How an SEM Works
The scanning electron microscope (SEM) is widely used in a number of industries and laboratories to investigate the microstructure and chemistry of a range of organic and inorganic materials. The main SEM components include:
- Source of electrons
- Column down which electrons travel with electromagnetic lenses
- Electron detector
- Sample chamber
- Computer and display to view the images
Electrons are produced at the top of the column, accelerated down and passed through a combination of lenses and apertures to produce a focused beam of electrons which hits the surface of the sample. The sample is mounted on a stage in the chamber area and, unless the microscope is designed to operate at low vacuums, both the column and the chamber are evacuated by a combination of pumps. The level of the vacuum will depend on the design of the microscope.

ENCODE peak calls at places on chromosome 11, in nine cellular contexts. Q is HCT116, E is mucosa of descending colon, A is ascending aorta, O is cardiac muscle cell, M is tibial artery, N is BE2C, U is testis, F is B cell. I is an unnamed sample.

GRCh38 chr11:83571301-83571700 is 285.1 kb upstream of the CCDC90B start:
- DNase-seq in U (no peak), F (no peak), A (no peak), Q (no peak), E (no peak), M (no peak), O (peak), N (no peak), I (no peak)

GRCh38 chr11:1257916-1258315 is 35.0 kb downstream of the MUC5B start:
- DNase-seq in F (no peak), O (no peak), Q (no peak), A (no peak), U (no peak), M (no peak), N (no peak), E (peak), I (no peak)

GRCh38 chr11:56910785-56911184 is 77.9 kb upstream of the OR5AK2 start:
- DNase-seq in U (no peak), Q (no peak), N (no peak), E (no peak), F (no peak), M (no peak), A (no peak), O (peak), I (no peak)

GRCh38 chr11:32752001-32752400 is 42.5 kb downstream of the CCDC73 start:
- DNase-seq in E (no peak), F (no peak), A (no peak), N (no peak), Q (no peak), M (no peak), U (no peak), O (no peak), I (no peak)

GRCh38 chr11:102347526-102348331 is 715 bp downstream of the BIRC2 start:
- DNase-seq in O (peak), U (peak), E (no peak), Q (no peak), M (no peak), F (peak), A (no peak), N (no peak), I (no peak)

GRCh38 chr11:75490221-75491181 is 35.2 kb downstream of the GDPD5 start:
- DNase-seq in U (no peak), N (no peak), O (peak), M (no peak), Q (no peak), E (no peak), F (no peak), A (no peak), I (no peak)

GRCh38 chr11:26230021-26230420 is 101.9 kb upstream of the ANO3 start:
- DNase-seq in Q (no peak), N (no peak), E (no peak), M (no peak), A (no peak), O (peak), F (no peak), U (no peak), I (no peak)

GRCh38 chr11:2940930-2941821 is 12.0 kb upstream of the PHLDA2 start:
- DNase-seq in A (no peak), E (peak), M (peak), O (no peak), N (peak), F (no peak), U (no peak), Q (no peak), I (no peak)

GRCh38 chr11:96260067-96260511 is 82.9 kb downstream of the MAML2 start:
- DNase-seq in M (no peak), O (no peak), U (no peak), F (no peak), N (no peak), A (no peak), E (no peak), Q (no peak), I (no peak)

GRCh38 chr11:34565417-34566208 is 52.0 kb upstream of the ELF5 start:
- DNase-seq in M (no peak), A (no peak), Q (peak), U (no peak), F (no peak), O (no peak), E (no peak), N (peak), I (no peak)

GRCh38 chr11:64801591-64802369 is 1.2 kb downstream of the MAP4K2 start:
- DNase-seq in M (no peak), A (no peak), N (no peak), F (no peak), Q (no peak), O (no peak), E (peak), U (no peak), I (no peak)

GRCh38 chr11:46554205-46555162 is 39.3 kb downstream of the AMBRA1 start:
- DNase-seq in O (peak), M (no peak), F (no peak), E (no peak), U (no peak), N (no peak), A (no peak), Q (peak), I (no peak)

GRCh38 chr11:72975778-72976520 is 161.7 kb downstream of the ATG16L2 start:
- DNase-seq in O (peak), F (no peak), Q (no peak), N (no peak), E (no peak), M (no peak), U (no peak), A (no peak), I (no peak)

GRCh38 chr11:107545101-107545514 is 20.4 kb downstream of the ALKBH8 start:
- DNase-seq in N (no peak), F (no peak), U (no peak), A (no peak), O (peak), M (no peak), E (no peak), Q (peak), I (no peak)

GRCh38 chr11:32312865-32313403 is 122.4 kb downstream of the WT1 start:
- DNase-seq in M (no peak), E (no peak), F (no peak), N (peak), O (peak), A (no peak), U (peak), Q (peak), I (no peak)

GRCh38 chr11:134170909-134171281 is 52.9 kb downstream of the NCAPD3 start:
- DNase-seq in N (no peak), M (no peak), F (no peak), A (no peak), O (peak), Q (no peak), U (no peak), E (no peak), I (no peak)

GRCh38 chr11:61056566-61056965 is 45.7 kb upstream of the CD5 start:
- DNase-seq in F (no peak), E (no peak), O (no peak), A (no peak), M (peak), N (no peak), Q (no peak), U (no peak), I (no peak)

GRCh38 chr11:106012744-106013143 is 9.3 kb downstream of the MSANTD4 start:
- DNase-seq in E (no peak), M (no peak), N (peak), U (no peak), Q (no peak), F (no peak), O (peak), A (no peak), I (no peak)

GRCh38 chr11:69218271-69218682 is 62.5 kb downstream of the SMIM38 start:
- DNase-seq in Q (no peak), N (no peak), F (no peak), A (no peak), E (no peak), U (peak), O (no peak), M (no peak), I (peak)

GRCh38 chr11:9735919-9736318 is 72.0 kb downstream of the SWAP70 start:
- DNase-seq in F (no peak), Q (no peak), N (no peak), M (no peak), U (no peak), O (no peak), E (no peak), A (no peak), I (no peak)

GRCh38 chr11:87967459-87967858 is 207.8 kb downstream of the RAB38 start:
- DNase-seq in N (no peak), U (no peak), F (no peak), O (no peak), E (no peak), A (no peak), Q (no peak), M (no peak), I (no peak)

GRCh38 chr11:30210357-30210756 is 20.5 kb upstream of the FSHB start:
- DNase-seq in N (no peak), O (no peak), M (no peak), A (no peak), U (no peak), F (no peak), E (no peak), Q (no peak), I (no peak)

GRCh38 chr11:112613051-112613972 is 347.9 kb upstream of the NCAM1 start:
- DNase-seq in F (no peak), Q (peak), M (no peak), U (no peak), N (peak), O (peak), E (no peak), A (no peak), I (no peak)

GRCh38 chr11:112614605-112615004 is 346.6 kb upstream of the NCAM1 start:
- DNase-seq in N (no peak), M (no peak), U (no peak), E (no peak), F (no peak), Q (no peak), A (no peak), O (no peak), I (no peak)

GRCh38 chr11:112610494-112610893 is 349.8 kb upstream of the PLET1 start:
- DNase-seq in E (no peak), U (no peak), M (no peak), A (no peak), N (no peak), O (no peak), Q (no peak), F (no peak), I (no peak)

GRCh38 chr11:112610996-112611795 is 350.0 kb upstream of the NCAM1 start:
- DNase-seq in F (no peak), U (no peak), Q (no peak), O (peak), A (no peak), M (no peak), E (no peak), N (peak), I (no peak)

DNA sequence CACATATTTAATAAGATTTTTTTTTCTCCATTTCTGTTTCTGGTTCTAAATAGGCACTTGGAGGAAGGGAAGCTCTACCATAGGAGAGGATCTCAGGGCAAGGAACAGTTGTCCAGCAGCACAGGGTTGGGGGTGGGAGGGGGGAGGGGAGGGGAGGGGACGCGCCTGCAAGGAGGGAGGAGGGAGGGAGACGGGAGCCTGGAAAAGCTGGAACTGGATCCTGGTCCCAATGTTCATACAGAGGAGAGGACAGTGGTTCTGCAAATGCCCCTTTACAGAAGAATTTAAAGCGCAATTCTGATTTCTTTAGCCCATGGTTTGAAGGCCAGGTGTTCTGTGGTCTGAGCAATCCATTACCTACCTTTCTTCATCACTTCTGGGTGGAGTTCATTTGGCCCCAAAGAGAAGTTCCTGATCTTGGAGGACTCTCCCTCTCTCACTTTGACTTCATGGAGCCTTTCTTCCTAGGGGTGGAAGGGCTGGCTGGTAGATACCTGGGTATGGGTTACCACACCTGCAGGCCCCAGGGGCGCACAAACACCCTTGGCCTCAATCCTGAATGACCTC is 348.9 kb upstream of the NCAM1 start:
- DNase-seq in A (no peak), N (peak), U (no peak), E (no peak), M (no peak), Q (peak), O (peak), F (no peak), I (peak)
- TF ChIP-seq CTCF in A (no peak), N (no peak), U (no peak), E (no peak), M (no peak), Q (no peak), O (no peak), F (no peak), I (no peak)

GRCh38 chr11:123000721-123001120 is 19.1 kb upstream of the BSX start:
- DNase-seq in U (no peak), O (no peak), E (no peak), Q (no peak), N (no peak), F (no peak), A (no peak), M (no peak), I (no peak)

Schematic of a scanning electron microscope (SEM)
The position of the electron beam on the sample is controlled by scan coils situated above the objective lens. These coils allow the beam to be scanned over the surface of the sample. This beam rastering or scanning, as the name of the microscope suggests, enables information about a defined area on the sample to be collected. As a result of the electron-sample interaction, a number of signals are produced. These signals are then detected by appropriate detectors.